JpGU-AGU Joint Meeting 2017

Presentation information

[EE] Poster

S (Solid Earth Sciences) » S-MP Mineralogy & Petrology

[S-MP40] [EE] Supercontinents and Crustal Evolution

Mon. May 22, 2017 3:30 PM - 5:00 PM Poster Hall (International Exhibition Hall HALL7)

convener:Madhusoodhan Satish-Kumar(Department of Geology, Faculty of Science, Niigata University), Yasuhito Osanai(Division of Evolution of Earth Environments, Faculty of Social and Cultural Studies, Kyushu University), Geoffrey Hugo Grantham(Department of Geology, University of Johannesburg, Auckland Park, South Africa), Krishnan Sajeev(Centre for Earth Sciences, Indian Institute of Science)

[SMP40-P03] Role of Basaltic Magma in the Evolution of Continental Crust: Formation process of Nikanbetsu Gabbro Complex in the Hidaka Metamorphic Belt

*so tanoue1, Kazuhito Ozawa1, Tsuyoshi Iizuka1 (1.The University of Tokyo)

The net growth of continental crust and the development of layered structure occur owing to the addition of basaltic magma and heat from the mantle in arc environment. The purpose of this study is to clarify the role of basaltic rocks, now frozen as gabbroic bodies in an exposed section of arc crust as metamorphic belt, in the heat and mass transportation processes through the crust. We have chosen the Hidaka metamorphic belt, which is a high-temperature medium-pressure type and was uplifted by collision of two island arcs. It is believed that the metamorphic belt represent a cross section of the arc crust exposed continuously from the upper crust (eastern side), through the lower crust, to the upper mantle (western side) (Komatsu et al., 1986). We particularly focus on the southern area, where several peridotite bodies are associated with large gabbroic-tonalite bodies, one of which is the Nikanbetsu gabbro complex, our study target. The gabbro complex consists of various lithologies such as troctolite, olivine gabbro, gabbronorite, and quartz diorite, all of which shows diverse variation in grain sizes and complex contacting relationships in the field. There is a systematic lithological distribution; less fractionated rocks such as olivine gabbro are distributed in the peripheral (northeastern) part, the more fractionated quartz diorite in the central part of the complex, and moderately fractionated gabbronorites in betweem. The complex can be regarded as a zoned pluton, which is similar to the Opirarukaomappu gabbro/tonalite complex (Honma, 1997) located to the northeast of the Nikanbetsu gabbro complex.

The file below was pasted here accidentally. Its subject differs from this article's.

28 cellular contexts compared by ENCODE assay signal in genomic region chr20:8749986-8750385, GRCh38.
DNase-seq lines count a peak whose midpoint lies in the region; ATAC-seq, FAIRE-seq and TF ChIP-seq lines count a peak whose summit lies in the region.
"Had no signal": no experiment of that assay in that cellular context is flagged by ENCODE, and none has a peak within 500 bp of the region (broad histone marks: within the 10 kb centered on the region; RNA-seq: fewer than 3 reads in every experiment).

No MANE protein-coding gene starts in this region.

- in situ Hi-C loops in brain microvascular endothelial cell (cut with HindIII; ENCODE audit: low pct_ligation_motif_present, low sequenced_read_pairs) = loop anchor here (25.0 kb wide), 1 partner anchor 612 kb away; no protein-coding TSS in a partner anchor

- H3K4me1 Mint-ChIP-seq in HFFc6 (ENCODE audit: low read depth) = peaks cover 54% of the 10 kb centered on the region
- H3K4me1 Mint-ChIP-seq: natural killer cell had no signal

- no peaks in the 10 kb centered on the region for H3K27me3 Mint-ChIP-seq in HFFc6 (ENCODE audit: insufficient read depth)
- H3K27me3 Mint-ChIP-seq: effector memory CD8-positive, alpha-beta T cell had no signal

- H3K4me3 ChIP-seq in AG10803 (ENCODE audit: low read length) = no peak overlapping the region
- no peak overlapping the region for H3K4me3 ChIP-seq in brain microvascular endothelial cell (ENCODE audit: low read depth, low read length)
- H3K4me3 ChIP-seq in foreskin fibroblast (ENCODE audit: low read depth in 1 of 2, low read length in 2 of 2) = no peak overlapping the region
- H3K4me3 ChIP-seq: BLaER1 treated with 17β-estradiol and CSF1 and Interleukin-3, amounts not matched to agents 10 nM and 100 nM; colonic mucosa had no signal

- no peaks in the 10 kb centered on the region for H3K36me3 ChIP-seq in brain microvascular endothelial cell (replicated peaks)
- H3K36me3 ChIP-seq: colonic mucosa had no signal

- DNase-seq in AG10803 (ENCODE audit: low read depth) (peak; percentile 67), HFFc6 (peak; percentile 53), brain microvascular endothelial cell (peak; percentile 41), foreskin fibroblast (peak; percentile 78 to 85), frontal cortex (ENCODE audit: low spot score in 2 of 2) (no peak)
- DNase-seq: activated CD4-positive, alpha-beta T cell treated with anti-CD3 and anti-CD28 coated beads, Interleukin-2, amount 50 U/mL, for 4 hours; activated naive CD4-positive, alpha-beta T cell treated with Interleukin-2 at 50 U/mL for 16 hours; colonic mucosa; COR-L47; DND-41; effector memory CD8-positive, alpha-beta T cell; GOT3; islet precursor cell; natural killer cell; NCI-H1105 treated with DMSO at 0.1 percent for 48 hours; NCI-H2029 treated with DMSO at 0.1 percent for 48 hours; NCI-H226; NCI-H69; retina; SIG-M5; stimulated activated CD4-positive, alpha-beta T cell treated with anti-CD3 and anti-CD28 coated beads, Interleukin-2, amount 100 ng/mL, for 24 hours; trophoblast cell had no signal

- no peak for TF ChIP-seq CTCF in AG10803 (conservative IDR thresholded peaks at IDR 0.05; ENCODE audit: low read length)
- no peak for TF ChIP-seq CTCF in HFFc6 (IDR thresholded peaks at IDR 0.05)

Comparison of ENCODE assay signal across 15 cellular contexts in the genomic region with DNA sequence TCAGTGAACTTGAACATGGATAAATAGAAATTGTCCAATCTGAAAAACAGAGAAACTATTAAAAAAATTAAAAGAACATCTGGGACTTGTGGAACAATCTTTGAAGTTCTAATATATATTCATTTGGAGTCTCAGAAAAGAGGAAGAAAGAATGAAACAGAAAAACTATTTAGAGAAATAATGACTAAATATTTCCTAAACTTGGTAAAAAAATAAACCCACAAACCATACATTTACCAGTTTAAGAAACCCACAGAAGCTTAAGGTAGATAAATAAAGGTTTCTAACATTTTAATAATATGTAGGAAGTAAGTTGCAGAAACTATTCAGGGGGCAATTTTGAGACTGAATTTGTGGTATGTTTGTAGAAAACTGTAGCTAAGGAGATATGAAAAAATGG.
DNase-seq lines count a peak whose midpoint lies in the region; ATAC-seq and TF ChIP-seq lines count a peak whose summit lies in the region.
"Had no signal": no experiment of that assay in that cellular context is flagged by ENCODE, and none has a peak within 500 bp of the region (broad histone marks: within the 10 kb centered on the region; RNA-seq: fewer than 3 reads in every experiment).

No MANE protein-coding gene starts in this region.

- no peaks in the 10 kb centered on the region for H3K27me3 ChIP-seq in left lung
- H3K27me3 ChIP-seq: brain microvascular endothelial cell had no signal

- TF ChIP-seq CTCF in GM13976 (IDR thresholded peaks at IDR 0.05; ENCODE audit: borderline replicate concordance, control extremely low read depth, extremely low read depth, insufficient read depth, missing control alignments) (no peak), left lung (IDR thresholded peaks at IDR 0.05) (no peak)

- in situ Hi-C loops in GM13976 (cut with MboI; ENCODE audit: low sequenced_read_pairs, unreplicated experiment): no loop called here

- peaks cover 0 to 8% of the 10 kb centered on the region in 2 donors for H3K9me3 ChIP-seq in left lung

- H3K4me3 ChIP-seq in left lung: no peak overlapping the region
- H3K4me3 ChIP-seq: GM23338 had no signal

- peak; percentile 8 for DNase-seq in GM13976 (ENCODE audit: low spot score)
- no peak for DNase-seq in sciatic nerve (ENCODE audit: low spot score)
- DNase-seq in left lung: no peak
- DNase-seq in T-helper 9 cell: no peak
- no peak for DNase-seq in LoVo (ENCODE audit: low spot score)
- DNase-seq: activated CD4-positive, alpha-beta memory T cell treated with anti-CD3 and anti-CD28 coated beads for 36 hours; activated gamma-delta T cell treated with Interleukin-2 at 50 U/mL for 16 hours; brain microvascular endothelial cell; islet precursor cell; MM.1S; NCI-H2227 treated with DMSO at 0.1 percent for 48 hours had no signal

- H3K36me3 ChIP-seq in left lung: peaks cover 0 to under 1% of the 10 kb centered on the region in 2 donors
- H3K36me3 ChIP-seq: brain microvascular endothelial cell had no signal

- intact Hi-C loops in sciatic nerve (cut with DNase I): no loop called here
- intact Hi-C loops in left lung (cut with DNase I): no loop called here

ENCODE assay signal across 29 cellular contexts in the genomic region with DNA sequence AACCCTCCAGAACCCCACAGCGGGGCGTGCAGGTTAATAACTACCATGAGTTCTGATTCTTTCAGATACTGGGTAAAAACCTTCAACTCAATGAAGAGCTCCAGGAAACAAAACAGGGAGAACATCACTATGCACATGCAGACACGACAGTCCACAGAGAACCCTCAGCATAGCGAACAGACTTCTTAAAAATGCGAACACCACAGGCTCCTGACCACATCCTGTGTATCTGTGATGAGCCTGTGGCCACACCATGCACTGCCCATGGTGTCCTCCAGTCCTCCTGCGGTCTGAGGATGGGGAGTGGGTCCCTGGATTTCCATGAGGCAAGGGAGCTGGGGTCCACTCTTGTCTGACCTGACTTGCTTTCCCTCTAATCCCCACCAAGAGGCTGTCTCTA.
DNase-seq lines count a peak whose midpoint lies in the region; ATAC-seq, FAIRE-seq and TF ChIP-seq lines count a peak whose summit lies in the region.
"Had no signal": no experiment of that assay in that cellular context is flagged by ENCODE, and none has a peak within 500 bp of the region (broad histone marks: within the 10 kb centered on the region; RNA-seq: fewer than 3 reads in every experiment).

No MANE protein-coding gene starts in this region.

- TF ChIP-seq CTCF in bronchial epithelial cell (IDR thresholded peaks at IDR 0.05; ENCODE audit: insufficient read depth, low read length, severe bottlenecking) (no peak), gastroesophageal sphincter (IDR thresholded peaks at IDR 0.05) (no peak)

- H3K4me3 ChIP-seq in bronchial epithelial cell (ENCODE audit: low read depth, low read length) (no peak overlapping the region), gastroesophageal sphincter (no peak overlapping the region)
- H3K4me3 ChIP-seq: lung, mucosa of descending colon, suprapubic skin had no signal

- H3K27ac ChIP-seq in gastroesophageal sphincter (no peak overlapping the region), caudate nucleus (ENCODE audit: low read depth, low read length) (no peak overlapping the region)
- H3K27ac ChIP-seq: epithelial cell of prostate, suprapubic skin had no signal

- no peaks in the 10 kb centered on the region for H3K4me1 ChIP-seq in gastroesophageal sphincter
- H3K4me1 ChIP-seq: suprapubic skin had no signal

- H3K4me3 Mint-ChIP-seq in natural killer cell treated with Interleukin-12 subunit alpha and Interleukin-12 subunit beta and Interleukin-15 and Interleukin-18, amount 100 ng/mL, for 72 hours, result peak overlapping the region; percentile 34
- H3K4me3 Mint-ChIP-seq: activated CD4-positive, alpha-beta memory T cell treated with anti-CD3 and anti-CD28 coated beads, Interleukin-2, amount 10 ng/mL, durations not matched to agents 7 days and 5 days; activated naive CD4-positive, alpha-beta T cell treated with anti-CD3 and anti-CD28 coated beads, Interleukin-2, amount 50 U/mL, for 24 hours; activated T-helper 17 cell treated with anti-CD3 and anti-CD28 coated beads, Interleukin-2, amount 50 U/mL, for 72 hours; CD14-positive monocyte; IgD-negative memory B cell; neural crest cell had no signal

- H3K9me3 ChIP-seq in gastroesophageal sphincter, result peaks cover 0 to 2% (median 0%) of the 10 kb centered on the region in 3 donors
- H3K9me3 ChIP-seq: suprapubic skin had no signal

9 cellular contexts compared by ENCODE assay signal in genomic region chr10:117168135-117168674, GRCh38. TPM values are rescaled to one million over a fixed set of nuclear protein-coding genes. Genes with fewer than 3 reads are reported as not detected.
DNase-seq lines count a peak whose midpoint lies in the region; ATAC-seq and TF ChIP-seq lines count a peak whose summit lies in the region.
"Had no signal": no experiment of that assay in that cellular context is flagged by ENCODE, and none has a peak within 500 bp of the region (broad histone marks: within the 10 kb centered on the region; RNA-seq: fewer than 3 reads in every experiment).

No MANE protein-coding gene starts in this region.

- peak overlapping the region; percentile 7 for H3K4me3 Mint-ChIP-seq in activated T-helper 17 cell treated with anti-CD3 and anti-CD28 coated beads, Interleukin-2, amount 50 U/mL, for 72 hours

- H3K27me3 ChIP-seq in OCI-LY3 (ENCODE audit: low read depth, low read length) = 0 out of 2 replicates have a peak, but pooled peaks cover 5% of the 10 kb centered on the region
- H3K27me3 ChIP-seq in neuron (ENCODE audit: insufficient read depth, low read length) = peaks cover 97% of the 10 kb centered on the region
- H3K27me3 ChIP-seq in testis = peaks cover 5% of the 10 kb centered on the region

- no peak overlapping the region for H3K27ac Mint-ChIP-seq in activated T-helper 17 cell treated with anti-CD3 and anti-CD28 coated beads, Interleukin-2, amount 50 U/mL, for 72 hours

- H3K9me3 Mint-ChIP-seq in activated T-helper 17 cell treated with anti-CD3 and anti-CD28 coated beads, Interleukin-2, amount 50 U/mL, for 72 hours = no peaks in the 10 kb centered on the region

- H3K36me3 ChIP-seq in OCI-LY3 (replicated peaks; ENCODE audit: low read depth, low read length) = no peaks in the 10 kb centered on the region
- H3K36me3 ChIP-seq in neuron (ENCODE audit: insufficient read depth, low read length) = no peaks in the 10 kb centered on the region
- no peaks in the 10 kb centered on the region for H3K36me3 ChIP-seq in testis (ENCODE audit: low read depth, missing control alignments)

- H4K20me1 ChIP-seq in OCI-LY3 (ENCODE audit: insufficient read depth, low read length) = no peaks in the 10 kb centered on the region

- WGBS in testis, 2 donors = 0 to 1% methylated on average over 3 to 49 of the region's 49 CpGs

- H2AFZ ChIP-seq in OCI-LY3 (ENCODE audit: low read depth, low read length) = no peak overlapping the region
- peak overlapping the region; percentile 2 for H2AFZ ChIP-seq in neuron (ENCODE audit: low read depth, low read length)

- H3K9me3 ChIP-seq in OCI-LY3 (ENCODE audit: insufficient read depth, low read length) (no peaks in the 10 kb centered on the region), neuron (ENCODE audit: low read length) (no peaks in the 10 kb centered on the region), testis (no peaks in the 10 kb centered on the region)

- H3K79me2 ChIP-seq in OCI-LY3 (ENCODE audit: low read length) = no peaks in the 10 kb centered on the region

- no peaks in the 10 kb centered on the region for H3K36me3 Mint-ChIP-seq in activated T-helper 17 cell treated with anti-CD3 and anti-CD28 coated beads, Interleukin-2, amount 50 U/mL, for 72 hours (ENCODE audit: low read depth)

The An # = Ca / (Ca + Na + K) of plagioclase, and Mg # = Mg / (Mg + Fe) of clinopyroxene and orthopyroxene, decrease continuously from olivine gabbro to quartz diorite. By investigating the whole rock chemical composition focusing on fine grained rocks, which better reflect the melt composition, it was found that the less fractionated magmas, such as olivine gabbro, are classified as the tholeiite series, whereas more fractionated ones, such as quartz diorite and some gabbronorites, are classified as calc-alkaline series. This contrast is also evident in their rare earth element (REE) concentration patterns.The former shows a REE pattern depleted in LREE, whereas the latter shows a pattern enriched in LREE. Any crystal fractionation models cannot reproduce the latter from the former as a parental magma. It is concluded that there were at least two contrasting parent magmas: one belonging to the tholeiite series and the other to the calc-alkaline series. It can be inferred from its trace element pattern that the parent magma of olivine gabbro formed by adiabatic decompressional melting of the Middle Ocean Ridge Basalt (MORB) source mantle. We propose a scenario that the heat released by the crystallization of this magma elevating the temperature of the lower part of the Hidaka crust to form the parent magma of quartz diorite belonging to the calc-alkaline series by partial melting. The Nikanbetsu gabbro complex gives us an excellent chance to scrutinize processes of heat and material transportation, which takes place deep in the crust and is usually not accessible.